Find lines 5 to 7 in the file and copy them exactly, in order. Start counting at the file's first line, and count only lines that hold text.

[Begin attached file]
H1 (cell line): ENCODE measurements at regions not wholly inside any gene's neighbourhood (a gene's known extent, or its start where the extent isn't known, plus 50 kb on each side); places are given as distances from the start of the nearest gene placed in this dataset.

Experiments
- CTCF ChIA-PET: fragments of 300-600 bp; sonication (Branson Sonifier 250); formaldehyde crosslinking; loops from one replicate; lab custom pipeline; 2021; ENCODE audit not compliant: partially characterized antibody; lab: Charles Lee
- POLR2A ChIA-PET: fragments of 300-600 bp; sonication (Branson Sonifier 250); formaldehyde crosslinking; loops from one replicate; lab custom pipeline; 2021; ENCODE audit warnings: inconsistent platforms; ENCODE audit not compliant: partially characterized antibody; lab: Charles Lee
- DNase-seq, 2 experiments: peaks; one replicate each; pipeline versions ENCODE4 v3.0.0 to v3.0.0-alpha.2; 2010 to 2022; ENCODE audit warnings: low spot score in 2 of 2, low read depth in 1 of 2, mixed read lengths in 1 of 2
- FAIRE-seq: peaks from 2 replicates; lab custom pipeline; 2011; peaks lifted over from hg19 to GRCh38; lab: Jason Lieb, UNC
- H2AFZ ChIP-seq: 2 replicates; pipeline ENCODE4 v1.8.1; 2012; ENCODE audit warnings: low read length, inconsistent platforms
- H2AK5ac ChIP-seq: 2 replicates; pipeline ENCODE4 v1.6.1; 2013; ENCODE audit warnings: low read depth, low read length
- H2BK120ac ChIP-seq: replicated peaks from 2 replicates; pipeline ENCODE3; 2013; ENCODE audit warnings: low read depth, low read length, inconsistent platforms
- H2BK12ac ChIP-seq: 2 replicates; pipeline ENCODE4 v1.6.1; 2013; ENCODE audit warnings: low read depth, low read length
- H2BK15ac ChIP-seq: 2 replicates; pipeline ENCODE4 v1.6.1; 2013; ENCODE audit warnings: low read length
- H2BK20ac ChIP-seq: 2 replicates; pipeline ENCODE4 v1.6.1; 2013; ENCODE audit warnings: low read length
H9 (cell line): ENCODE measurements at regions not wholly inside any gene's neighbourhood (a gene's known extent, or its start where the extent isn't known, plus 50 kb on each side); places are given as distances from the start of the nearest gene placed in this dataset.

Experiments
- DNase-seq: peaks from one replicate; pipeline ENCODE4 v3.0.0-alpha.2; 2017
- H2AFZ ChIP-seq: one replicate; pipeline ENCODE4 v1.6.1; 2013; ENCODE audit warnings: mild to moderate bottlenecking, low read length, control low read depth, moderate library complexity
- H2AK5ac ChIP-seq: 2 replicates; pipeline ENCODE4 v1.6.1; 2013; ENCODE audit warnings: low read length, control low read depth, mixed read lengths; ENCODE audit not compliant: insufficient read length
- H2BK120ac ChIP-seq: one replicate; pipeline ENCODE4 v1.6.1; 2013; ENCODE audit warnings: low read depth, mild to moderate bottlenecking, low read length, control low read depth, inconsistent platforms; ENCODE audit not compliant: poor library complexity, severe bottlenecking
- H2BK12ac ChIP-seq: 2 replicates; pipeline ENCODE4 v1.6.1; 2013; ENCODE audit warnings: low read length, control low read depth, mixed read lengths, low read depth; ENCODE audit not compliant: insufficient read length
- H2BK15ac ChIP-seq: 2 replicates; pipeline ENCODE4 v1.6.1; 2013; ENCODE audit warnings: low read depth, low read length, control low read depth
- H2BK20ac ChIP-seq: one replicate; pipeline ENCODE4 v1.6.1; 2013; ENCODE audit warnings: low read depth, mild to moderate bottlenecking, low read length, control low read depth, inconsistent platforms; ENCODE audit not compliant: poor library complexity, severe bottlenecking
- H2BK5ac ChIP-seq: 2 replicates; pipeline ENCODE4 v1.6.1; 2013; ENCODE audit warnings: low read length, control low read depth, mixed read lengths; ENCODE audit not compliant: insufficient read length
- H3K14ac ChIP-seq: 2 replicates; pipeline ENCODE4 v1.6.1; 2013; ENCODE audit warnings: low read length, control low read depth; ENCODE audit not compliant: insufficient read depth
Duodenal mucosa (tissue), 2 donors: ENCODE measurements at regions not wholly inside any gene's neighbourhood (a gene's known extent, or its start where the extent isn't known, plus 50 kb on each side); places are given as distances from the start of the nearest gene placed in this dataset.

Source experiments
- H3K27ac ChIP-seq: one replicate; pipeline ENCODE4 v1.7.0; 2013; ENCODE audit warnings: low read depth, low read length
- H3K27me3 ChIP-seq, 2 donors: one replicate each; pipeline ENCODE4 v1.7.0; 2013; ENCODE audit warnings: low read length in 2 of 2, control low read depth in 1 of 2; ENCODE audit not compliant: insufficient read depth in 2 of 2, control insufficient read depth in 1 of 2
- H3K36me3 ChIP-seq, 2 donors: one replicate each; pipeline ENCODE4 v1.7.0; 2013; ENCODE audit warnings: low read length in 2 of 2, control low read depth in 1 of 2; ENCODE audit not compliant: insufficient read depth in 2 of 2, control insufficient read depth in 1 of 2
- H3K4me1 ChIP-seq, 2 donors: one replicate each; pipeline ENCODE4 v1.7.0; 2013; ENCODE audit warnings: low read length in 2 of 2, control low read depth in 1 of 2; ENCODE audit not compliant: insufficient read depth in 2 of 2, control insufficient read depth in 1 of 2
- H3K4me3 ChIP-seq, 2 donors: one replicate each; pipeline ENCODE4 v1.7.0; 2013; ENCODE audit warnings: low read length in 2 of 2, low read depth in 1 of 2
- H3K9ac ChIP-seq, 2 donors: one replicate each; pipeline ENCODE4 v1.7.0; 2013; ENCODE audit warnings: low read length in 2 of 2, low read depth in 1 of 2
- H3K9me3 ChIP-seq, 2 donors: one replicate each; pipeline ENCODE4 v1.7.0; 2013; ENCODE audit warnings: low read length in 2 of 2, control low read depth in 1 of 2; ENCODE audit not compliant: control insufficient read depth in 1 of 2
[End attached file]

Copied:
- DNase-seq, 2 experiments: peaks; one replicate each; pipeline versions ENCODE4 v3.0.0 to v3.0.0-alpha.2; 2010 to 2022; ENCODE audit warnings: low spot score in 2 of 2, low read depth in 1 of 2, mixed read lengths in 1 of 2
- FAIRE-seq: peaks from 2 replicates; lab custom pipeline; 2011; peaks lifted over from hg19 to GRCh38; lab: Jason Lieb, UNC
- H2AFZ ChIP-seq: 2 replicates; pipeline ENCODE4 v1.8.1; 2012; ENCODE audit warnings: low read length, inconsistent platforms